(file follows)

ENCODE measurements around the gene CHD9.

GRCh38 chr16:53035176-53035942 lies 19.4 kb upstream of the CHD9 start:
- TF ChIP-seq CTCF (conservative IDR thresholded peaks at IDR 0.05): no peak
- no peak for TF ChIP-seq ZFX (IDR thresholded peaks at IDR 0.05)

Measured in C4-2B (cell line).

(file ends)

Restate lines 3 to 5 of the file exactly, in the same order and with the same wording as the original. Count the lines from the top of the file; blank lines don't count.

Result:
- TF ChIP-seq CTCF (conservative IDR thresholded peaks at IDR 0.05): no peak
- no peak for TF ChIP-seq ZFX (IDR thresholded peaks at IDR 0.05)

Measured in C4-2B (cell line).